UC Davis’ $7 million leak

Here’s what’s going on with the Mondavi Center

The Mondavi Center’s south wall, the one covered in giant, gleaming plastic wrap, has been an ongoing source of dampness and frustration for UC Davis—to the tune of a $7 million settlement.

The Mondavi Center’s south wall, the one covered in giant, gleaming plastic wrap, has been an ongoing source of dampness and frustration for UC Davis—to the tune of a $7 million settlement.


The Mondavi Center for the Performing Arts is not just pretty to look at. It is by many accounts a marvel of acoustical engineering. The $53 million building—on the south end of the UC Davis campus—features a “box within a box” design that offers total sound isolation, ensuring the music inside the performance hall will be warm and rich, while keeping unwanted noise and vibrations out.

If only they’d figured out a way to keep out the rainwater.

The Mondavi opened in 2002, and “immediately thereafter, there were leaks,” says Clayton Halliday, the campus architect for UC Davis.

Talking to Halliday, it sounds like a certain amount of leakage was inevitable. After all, the massive center sports lots of skylights and different roof levels. But one by one, the university worked through the leak problems as they presented themselves.

But not the big one. Not the $7 million leak.

The Mondavi’s south wall has been an ongoing source of dampness and frustration. That’s the wall you see when you’re driving by on Interstate 80, the one that today is entirely covered in a giant gleaming white plastic wrap.

“The stone itself is not waterproof” Halliday explains.

Makes sense. The tiles are about three-quarters-of-an-inch thick and made of sandstone. Fancy sandstone, imported all the way from India, but porous like any other sandstone. Underneath the sandstone tile is mortar, then a layer of waterproof membrane, painted on to the wall before the tile was applied.

And that’s where the problem is, says Halliday. “That waterproof membrane turned out not to be the correct thickness. It was an installation issue.”

Because the membrane wasn’t thick enough, it developed a lot of little leaks.

Unfortunately, replacing the membrane means removing the tiles—all 50,000 of them covering the south wall.

And the tiles can’t be reused, because they’re bonded so strongly to the adhesive layer. The only way to remove them is to break them into little pieces.

“Basically, they have to build a new wall, from the studs out,” Halliday said.

Replacing 50,000 fancy sandstone tiles from India isn’t cheap, but Halliday and others say it’s the labor, not so much the material, that is driving the costs.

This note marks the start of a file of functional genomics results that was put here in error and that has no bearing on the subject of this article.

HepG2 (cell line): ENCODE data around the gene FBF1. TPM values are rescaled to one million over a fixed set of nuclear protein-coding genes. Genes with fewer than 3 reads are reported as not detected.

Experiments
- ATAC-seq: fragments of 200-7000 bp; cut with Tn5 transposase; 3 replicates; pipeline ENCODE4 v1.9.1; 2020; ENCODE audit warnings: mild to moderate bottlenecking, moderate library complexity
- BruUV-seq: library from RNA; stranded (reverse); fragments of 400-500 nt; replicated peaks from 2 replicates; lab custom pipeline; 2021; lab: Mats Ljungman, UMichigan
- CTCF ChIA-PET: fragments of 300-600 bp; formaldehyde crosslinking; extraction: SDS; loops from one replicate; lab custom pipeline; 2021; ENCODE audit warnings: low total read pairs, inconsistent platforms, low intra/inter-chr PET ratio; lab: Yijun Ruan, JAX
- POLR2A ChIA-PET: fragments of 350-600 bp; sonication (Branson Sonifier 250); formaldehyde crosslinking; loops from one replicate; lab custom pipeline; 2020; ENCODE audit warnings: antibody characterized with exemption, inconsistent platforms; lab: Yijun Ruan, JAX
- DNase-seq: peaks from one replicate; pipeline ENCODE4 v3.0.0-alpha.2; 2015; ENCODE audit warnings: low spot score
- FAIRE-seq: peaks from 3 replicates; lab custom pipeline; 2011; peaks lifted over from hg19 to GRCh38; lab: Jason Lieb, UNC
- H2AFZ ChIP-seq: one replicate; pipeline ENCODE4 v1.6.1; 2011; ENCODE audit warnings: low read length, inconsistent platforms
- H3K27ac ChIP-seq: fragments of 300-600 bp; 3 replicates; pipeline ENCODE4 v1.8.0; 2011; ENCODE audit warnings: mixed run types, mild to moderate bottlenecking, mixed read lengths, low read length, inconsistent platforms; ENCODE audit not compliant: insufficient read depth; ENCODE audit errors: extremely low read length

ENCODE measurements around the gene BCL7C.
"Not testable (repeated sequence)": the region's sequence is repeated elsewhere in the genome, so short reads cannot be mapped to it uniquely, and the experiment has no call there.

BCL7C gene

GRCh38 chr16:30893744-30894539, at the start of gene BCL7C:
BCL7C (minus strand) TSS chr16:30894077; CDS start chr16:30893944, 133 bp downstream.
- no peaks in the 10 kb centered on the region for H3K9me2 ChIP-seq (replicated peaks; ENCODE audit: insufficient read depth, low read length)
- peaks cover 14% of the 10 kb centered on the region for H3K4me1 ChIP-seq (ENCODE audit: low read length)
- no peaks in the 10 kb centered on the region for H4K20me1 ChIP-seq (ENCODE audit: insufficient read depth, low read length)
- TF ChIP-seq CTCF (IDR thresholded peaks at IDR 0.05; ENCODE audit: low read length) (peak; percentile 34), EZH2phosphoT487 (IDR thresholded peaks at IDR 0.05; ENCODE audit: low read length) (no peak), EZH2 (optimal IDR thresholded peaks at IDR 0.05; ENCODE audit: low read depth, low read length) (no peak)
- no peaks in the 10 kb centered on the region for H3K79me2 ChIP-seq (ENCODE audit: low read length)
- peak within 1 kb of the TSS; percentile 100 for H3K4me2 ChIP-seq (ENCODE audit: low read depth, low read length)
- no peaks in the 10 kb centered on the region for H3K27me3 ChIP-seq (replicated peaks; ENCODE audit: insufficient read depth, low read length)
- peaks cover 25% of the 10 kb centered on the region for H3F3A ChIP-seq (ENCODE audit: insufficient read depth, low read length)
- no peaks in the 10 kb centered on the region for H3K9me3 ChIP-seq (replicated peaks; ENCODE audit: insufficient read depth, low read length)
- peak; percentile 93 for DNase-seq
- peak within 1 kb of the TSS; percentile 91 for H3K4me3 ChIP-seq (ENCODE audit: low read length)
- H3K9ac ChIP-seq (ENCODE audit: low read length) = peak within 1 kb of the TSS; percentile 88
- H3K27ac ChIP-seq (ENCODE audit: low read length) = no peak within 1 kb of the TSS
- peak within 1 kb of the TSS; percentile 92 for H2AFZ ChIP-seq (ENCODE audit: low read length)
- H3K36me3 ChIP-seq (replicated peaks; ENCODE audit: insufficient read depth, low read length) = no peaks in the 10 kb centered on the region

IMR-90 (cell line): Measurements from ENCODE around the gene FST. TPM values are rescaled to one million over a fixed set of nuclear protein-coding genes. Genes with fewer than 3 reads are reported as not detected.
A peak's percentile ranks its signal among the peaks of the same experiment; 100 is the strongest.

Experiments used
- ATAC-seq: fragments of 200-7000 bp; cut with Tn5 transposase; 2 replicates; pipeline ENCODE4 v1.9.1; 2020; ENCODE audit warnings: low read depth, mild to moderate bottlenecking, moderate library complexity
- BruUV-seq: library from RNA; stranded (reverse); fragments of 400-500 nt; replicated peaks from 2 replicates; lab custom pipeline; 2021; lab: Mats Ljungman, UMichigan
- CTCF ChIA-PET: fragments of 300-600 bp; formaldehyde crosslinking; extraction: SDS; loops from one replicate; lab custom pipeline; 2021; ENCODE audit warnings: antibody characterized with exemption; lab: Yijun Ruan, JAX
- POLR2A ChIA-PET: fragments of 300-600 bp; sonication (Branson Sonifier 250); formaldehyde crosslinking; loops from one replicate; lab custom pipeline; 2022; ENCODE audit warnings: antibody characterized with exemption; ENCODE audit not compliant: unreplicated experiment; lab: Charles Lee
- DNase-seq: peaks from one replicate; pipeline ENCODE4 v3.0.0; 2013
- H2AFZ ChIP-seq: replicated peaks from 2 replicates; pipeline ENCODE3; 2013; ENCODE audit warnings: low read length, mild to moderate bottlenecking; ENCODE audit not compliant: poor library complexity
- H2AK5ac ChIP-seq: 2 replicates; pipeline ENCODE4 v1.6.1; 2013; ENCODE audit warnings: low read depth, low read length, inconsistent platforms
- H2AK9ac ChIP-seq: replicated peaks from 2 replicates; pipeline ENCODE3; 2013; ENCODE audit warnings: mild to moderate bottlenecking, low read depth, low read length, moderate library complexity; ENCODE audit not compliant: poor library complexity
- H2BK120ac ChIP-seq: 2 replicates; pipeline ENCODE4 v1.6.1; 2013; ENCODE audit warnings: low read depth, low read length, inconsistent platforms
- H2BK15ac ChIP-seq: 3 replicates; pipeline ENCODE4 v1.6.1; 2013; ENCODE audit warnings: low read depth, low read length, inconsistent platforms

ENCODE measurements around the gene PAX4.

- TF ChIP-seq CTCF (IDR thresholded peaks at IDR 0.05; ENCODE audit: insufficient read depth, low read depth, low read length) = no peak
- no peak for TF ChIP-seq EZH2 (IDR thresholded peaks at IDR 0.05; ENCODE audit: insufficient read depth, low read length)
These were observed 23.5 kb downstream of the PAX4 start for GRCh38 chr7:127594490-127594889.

At first, UC Davis would not disclose just what those repair costs were, or who was footing the bill.

“It’s part of the legal settlement, and it’s confidential,” Halliday told SN&R. “It’s an amicable settlement, and the contractor stepped up to do the right thing.”

SN&R objected to the secrecy, arguing that the public had a right to know who was responsible for the repairs and how much public money, if any, was being spent.

And ultimately, UC Davis did agree to honor SN&R’s public-records request, releasing the 30-plus page settlement agreement—negotiated between the university and the lead construction contractor, St. Louis-based McCarthy Building Companies, along with more than a dozen subcontractors and insurance companies.

Under the terms of the settlement, McCarthy has agreed to kick in $2.7 million toward the repairs. The project architect, Boora Architects, is putting up another $800,000. Subcontractor Lawson Mechanical Contractors were also on the hook for $1 million. Other subcontractors agreed to pay smaller amounts, and it appears in the settlement that UC Davis is avoiding any additional cost to fix the leaks.

All in all, the repairs add up to about $7 million. For comparison, the Mondavi family, for whom the performing arts center is named, gave $10 million toward the initial construction.

Of the $7 million total repair bill, almost $5 million is going to pay for the actual repairs. About $1.2 million is going to reimburse the university for its attorney fees. And another $1 million is going to pay McCarthy’s own legal bills. A very lucrative leak for the lawyers.

McCarthy’s share of the repairs will come mostly from the company’s insurance policy, says Michael Lipton, vice president of operations for company’s northern Pacific division.

When asked whose fault the leaks were, Lipton said it’s complicated. “It’s a cumulation of construction issues, design issues and all the multiple parties involved.”

He added that the whole situation could have been much more costly for everyone if it had come to lawsuits.

“It’s really kind of a success story,” Lipton said. “It probably would have cost a lot more if we weren’t able to resolve it.”

He also said the depressed construction market has helped keep down the cost of the repairs.

And, though expensive, the settlement means that McCarthy will likely continue to do work for the University of California.

Since the construction of the Mondavi Center, McCarthy also built the UC Davis Campus Activities and Recreation Center and the Student Health and Wellness Center. The company is finishing work on the $20 million Segundo Services Center—also on campus—which will house dining halls, laundry and other services.

Lipton said he “absolutely” expects McCarthy to do future projects with UC Davis.